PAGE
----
Lack of climate change talk in Democratic debate surprises some voters

Climate change drew hardly any mention in the Tuesday night debate by a dozen Democratic Presidential candidates.And it left some observers surprised, including writer Ben Geman with Axios.

Here’s what he had to say about it:

The total absence of energy and climate questions in (the) Democratic debate didn’t prevent the topics from surfacing in noteworthy ways onstage and in the surrounding hubbub.

1. Some campaigns saw an opening. Bernie Sanders wove climate into several answers and attacked fossil fuel CEOs who “know full well that their product is destroying this world.”

  • His campaign tried to make sure people noticed. Policy director Josh Orton tweeted about Sanders’ “preemptively” raising it and argued, “Bernie is the climate candidate.”

And billionaire activist Tom Steyer was clearly going to say something about climate — a big focus of his work — in the low-polling hopeful’s first debate.

During a stretch about Russia, Steyer pivoted to call climate “the most important international problem that we’re facing.”

  • Steyer noted the U.S. can’t solve the crisis alone but will have to lead on several fronts. He said the U.S. needs to work with allies and “frenemies.” (Checkmate on the youth vote!)

Between the lines: I doubt this was spontaneous. Moments after his comments, Steyer’s campaign emailed around his international climate plan released last month.

  • Why it matters: There were scattered references from other candidates, too. Politically, the appeals signal the topic’s importance to the primary base.

2. Elizabeth Warren wants to break up big oil. That goal arrived in passing when she was asked about her goal of breaking up tech giants.

“We need to enforce our antitrust laws, break up these giant companies that are dominating, big tech, big pharma, big oil, all of them,” said Warren.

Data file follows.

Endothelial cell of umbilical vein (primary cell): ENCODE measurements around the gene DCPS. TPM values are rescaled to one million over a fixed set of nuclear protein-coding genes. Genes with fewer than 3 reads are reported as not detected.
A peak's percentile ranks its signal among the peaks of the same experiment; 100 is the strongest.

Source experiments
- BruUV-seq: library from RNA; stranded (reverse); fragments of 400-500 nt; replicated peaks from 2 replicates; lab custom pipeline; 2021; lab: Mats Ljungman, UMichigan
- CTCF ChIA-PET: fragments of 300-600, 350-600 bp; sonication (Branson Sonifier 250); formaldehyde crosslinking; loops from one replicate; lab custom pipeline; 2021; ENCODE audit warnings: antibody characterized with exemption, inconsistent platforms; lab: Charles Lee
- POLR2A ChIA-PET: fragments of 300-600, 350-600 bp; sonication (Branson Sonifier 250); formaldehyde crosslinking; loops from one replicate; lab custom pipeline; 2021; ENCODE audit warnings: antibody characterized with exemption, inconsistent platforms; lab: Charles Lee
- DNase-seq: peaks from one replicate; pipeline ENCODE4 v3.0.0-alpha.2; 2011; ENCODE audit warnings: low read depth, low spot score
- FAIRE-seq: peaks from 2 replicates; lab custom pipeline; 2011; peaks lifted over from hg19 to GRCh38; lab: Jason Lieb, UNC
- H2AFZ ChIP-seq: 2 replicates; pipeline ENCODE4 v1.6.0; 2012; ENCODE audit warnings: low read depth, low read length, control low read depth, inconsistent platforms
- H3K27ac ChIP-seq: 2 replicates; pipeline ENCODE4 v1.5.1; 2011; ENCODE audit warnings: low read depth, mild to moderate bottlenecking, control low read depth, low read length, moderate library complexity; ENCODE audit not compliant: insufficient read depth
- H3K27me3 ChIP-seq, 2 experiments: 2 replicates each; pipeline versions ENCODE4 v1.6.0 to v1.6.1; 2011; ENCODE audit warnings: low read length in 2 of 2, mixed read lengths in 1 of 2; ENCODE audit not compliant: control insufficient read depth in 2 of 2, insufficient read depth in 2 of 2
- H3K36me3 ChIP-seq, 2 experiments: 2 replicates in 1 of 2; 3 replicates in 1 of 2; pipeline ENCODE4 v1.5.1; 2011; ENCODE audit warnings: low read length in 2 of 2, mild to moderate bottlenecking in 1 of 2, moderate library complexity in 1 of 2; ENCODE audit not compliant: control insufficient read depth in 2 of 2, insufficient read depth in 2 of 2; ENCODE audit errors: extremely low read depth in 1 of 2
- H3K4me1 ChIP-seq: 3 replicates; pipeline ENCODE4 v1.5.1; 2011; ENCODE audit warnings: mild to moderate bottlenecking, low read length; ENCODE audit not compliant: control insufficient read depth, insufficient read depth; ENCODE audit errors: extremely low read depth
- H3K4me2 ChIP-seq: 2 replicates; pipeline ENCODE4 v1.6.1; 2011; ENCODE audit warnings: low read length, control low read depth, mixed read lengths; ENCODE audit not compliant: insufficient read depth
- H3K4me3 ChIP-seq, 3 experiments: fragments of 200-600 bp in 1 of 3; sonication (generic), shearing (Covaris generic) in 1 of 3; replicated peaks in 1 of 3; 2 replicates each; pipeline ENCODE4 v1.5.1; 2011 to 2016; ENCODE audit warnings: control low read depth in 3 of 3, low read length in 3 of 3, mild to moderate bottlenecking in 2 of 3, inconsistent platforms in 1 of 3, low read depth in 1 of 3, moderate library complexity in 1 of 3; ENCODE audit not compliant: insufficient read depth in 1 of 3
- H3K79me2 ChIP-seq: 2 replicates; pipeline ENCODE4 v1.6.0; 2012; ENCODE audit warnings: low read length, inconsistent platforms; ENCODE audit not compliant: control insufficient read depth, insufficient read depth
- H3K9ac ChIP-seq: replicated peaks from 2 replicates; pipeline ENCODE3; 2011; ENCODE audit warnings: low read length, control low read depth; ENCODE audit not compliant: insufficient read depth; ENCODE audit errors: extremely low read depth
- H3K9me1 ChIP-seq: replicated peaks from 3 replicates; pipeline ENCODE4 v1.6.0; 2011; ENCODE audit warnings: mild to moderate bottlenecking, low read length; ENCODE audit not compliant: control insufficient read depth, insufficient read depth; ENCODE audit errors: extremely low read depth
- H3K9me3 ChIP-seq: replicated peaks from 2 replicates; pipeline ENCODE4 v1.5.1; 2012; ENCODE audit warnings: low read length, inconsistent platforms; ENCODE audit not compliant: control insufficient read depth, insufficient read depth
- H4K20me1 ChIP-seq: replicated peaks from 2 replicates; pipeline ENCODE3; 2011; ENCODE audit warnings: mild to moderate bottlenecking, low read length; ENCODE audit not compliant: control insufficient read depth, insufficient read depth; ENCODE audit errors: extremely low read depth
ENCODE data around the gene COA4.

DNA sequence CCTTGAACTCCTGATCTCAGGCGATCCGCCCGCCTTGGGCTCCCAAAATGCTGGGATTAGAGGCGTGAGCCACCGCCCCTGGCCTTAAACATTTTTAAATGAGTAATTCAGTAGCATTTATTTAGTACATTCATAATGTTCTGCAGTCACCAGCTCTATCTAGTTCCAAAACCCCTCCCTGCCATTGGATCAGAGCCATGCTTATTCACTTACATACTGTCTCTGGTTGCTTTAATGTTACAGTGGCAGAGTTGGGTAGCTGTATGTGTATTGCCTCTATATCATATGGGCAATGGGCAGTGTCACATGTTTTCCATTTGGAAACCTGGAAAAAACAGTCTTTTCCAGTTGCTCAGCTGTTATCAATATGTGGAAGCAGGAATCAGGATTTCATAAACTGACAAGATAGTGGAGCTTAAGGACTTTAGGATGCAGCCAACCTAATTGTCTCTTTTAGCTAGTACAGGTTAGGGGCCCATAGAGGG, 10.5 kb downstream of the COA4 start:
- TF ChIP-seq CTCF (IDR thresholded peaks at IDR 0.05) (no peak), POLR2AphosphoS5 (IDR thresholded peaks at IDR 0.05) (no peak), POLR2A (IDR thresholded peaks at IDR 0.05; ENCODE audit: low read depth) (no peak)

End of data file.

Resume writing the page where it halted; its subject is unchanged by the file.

• Why it matters: Warren is now the co-frontrunner with Joe Biden. It’s another sign of the aggressive posture Warren has staked out, alongside her call to ban fracking “everywhere” (which can’t happen without Congress).

3. People are mad. Lots of activists and some journalists (among others) bashed debate hosts CNN and The New York Times for asking nothing, given the extraordinary stakes.

And Washington Post media analyst Erik Wemple said via Twitter: “Tonight’s proceedings are sounding like a convincing argument that there really should be a dedicated climate-change debate.”

  • The intrigue: This reopens the wounds over the Democratic National Committee’s rejection of calls to sanction a climate-specific debate.
  • Quick take: The omission surprised me, because the NYT is institutionally committed to climate coverage. CNN held a 7-hour candidate town hall on climate on Sept. 4, so maybe that lowered the odds.
2. A little more on Warren and big oil
Warren’s campaign tells me that one of her existing policy proposals would create pressure on major oil-and-gas companies to splinter.

The intrigue: They pointed to her legislation that would require detailed disclosures from publicly traded companies about climate change.

Under her bill, filings with securities regulators would describe risks to the company from policies that would force steep emissions cuts consistent with holding global temperature rise to 1.5°C.

Why it matters: The campaign argues that this would lead to so-called stranded oil and natural gas reserves that would create big financial liabilities for energy companies.

The idea of stranded assets is controversial and beyond the scope of this blurb! And achieving emissions cuts consistent with 1.5°C is looking quite unlikely.

But those huge caveats aside, the campaign argues that this risk would push companies to break apart.

What they’re saying: “If oil companies are required to disclose this information to investors, there will be enormous investor pressure on these companies to break up so that the non-fossil fuel parts of these companies would not be taken down by likely losses in the fossil fuel parts,” Warren’s campaign said.